Let's face it. Science is life! It might not be obvious at
first, but if you really think about it, almost everything has
at least something to do with science. That is because science
is the study of the world in which we live, and everything in
Biology is the study of all living things, from the paramecium
to the blue whale. Chemistry is the study of the composition,
properties, and phenomena of elementary substances. Physics is
the study of the properties of matter and energy. Geology is
the study of the history of the earth through its rocks and minerals.
There are countless divisions and subdivisions, such as botany,
biophysics, and volcanology, which eventually cover everything
that can be studied.
Through science, we can learn to understand the world in which
we live. One of the most basic understandings of life is simple
physics: "Ball goes up, ball comes down". We don't
make commercial airplanes out of cardboard, because we know it
isn't strong enough. How do we find a material that will work?
We look at the properties of different substances so we can create
something strong enough to build an airplane with. Chemistry
saves the day once again. If you get an infection in your stomach
and you go to the doctor, how can he help you if he doesn't know
what is going on in your stomach? Biology solves that problem.
It lets the doctor find out what's wrong with you, where it came
from, and how to get rid of it.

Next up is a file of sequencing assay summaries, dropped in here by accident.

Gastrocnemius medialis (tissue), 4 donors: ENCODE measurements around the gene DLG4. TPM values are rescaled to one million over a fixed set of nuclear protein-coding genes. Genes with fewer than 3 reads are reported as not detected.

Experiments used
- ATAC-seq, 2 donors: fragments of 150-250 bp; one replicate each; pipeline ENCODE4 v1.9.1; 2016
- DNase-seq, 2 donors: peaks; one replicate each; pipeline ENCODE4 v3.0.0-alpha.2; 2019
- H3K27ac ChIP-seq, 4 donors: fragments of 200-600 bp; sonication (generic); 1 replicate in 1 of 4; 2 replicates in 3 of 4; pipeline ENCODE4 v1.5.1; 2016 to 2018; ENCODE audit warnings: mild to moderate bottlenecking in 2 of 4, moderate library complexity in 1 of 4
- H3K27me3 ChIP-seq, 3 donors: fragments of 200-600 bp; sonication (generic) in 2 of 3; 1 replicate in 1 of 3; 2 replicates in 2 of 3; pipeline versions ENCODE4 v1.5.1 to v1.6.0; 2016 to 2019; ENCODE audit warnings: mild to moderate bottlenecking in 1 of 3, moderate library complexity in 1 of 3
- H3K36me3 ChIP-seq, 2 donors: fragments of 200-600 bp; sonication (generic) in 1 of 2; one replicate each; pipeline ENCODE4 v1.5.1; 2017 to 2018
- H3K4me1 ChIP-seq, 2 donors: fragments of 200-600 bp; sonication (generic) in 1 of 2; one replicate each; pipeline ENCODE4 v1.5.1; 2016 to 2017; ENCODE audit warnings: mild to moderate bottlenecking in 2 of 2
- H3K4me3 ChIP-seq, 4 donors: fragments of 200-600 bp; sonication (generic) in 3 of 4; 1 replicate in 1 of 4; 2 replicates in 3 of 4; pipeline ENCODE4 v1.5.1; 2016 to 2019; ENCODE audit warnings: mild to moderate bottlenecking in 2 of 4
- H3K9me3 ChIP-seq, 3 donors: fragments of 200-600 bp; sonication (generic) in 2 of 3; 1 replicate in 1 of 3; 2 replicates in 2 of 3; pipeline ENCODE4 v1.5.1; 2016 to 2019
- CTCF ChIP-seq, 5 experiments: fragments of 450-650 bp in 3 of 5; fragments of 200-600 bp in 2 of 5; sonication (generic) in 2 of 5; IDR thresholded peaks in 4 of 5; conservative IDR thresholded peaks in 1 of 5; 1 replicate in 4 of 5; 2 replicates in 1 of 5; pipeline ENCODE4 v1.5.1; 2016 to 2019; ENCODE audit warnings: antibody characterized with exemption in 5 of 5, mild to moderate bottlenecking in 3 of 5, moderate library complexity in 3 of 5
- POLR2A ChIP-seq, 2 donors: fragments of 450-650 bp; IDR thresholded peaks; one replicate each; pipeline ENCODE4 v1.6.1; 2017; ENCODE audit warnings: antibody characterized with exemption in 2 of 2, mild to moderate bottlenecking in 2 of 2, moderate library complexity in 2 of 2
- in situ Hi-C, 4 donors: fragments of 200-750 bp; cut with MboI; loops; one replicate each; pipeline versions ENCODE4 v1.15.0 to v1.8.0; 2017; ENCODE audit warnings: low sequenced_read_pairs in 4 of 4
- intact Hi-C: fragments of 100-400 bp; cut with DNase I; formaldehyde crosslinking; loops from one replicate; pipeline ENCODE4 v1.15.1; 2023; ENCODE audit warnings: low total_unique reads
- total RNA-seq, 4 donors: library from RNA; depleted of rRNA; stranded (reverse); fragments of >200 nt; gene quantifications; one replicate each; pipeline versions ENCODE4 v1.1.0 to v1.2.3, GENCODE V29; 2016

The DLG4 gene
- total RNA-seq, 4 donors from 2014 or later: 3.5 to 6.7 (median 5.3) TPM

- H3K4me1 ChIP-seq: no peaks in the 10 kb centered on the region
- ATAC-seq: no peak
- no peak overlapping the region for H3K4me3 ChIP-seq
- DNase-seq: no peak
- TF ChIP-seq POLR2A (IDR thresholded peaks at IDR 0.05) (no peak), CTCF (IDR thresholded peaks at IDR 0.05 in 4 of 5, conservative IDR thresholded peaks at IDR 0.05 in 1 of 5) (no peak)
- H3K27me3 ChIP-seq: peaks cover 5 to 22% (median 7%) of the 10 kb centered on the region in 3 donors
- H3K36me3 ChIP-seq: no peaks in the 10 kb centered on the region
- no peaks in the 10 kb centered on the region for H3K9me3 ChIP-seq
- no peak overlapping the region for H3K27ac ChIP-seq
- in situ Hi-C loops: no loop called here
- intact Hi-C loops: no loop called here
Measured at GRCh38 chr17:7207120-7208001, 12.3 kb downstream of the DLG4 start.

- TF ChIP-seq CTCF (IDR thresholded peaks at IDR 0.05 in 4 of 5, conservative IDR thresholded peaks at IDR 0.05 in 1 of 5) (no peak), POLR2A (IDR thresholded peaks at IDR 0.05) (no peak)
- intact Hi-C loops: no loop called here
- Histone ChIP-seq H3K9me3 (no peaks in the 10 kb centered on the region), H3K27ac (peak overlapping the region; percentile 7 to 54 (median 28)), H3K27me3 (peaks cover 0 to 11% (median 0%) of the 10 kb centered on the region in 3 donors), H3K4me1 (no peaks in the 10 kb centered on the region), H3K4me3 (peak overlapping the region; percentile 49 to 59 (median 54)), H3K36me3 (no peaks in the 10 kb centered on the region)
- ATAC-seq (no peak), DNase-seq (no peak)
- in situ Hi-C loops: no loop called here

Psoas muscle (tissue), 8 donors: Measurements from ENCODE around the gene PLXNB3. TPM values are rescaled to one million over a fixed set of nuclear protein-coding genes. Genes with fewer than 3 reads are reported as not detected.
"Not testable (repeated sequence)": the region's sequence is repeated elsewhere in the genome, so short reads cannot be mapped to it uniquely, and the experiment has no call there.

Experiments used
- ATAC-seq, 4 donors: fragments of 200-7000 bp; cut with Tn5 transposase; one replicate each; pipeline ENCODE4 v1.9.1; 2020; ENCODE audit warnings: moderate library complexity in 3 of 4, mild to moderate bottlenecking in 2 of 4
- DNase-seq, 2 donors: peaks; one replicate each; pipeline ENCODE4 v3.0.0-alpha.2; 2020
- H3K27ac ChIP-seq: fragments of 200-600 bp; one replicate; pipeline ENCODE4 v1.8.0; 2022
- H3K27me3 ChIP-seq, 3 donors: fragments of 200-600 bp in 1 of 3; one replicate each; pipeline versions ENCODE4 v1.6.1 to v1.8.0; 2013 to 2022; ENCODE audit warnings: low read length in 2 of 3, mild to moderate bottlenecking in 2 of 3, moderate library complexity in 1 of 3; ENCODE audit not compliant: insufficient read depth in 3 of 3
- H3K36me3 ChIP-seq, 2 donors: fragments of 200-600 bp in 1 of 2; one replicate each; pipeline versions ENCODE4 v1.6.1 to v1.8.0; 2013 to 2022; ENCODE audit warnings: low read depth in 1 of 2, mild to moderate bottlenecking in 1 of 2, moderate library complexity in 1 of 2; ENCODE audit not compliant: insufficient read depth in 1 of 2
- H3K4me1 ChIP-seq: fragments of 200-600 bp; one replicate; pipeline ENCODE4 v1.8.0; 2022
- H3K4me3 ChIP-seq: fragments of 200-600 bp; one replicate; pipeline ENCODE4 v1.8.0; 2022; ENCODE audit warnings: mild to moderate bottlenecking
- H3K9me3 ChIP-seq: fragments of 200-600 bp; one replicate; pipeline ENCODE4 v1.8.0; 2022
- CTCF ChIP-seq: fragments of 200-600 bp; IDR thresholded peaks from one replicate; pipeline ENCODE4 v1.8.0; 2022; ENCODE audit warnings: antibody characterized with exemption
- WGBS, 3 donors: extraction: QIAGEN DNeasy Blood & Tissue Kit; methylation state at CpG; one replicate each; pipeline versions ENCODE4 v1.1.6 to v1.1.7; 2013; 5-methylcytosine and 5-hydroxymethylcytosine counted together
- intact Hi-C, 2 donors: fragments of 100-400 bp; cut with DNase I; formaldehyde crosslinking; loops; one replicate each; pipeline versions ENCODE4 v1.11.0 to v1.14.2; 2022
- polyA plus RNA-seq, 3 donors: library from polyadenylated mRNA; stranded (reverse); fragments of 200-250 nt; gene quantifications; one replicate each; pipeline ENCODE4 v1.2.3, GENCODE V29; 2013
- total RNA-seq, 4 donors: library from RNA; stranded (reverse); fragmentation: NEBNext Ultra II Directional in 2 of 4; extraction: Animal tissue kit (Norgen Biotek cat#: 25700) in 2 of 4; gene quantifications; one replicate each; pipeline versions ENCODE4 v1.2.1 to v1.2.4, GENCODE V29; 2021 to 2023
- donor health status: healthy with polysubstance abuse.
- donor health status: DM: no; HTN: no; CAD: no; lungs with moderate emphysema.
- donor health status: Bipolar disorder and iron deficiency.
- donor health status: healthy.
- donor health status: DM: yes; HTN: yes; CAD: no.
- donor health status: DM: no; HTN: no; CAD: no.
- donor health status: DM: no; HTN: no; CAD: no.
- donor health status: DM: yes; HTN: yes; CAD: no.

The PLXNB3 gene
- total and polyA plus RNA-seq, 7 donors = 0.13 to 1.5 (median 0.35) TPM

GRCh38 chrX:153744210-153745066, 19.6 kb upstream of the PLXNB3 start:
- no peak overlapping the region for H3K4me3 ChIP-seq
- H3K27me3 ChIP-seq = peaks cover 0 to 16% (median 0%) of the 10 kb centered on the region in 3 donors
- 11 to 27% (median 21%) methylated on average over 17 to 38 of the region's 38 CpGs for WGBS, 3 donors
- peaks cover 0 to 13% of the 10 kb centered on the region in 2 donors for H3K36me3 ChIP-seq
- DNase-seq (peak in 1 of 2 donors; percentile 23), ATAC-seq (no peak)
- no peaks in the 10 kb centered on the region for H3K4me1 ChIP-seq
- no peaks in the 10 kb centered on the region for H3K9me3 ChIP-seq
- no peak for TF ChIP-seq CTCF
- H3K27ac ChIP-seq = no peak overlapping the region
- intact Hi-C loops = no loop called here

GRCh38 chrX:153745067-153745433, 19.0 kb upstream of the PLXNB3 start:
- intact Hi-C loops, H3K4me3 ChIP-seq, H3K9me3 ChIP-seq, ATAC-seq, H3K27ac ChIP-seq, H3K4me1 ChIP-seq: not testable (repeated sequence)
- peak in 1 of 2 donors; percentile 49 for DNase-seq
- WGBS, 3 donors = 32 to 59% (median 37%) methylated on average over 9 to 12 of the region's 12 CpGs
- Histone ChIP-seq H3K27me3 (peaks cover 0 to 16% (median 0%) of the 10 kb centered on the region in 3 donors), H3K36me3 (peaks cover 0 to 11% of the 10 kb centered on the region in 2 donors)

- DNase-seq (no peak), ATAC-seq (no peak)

So, why is it important for Canada to know how well its students
are doing in science? We have seen that no matter what you do,
science is always present. In order to compete in the international
job market, Canadian students need to have a good education in
science. Canada needs to know how well students are doing in
science so it can help them be more competitive.
However, this is not as easy as it may seem. In Canada, education
is a provincial jurisdiction, which makes it very difficult to
offer national standards. Students in Alberta could learn different
things than students in Newfoundland, so in a national exam,
results might be uneven due to provincial variation in curriculum.
That doesn't mean that one province has a poorer science curriculum,
rather that the subjects on the exam didn't fit what one province's
students are being taught. National exams can't test the overall
knowledge of Canada's students because of the differences in
In order to solve this problem, Canada would have to set and
successfully implement a national standard curriculum for science
education, so all students in all provinces would have a more
comparable education. However, there are things that aren't reasonable
to teach in certain provinces. For example, the forestry module
that the Holy Heart Biology 3201AP class just studied might not
be taught in Regina. Also, why teach Newfoundland students how
to grow corn and wheat? On the other hand, studies about ocean
biomass seems less compelling in a prairie curriculum.
So, while it is important for Canadian students to do well
in science, it's just not possible for that knowledge to be universally
Science is great fun. It is enjoyable for so many people because